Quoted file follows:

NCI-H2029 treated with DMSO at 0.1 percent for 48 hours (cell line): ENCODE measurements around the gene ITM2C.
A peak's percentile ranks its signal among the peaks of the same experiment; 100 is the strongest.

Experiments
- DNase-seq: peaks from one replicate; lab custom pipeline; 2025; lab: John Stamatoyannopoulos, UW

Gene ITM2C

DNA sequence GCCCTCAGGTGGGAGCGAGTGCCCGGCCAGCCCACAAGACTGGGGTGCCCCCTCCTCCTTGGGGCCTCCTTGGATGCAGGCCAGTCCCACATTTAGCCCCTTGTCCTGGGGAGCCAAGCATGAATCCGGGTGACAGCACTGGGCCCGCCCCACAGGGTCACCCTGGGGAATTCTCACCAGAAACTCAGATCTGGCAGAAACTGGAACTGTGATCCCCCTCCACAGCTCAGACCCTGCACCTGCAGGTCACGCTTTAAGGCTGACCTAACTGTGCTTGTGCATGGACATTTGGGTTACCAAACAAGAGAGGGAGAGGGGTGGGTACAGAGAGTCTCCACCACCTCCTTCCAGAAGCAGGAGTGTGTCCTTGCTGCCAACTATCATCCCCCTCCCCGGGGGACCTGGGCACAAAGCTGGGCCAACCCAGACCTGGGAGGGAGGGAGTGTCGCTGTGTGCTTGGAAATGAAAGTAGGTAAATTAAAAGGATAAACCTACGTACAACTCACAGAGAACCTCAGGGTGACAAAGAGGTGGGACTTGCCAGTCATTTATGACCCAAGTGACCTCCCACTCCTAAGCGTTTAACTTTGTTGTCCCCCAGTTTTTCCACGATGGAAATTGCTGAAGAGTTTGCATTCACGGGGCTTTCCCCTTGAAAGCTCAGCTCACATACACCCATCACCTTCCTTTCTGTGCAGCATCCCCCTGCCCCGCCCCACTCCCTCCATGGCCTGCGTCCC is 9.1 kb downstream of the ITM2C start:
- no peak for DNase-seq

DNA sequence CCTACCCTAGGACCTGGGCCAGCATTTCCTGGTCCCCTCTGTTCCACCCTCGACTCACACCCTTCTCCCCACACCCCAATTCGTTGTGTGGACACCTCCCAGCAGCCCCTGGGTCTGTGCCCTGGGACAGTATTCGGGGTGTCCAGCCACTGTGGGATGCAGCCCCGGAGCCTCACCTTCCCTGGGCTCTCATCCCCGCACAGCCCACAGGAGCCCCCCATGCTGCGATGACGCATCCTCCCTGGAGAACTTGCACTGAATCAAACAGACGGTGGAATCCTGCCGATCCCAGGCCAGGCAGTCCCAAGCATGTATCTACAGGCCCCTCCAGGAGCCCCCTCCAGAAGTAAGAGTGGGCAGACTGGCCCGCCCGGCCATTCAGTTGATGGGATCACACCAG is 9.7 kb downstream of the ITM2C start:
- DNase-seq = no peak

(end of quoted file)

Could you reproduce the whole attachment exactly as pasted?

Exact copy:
NCI-H2029 treated with DMSO at 0.1 percent for 48 hours (cell line): ENCODE measurements around the gene ITM2C.
A peak's percentile ranks its signal among the peaks of the same experiment; 100 is the strongest.

Experiments
- DNase-seq: peaks from one replicate; lab custom pipeline; 2025; lab: John Stamatoyannopoulos, UW

Gene ITM2C

DNA sequence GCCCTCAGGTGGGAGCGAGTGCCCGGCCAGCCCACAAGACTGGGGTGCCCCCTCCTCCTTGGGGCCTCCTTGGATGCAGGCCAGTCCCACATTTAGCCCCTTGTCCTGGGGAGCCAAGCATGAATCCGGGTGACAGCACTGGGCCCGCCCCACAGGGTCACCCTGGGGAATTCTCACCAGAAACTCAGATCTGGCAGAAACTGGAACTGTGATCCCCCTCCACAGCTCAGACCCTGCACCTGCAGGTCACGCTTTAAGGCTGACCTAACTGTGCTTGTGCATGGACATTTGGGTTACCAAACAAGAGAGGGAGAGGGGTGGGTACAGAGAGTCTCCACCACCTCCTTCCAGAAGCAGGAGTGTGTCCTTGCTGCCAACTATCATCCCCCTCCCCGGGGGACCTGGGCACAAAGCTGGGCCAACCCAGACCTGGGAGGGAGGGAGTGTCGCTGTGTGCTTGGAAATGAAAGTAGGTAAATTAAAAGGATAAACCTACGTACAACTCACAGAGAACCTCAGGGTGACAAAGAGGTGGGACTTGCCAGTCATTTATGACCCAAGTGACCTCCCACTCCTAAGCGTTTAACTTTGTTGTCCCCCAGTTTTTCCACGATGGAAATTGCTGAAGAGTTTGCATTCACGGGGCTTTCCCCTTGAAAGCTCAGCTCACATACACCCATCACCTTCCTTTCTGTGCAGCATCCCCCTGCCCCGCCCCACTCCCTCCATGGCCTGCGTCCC is 9.1 kb downstream of the ITM2C start:
- no peak for DNase-seq

DNA sequence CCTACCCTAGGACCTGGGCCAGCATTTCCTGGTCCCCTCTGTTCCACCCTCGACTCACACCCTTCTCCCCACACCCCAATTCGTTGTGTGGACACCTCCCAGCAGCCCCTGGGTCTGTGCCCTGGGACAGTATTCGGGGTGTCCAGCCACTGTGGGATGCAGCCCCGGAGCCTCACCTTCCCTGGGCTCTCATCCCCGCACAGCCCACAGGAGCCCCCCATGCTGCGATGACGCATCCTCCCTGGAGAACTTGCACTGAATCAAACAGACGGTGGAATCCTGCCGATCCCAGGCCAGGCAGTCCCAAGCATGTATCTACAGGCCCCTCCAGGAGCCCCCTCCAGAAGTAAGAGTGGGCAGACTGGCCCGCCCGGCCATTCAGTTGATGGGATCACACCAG is 9.7 kb downstream of the ITM2C start:
- DNase-seq = no peak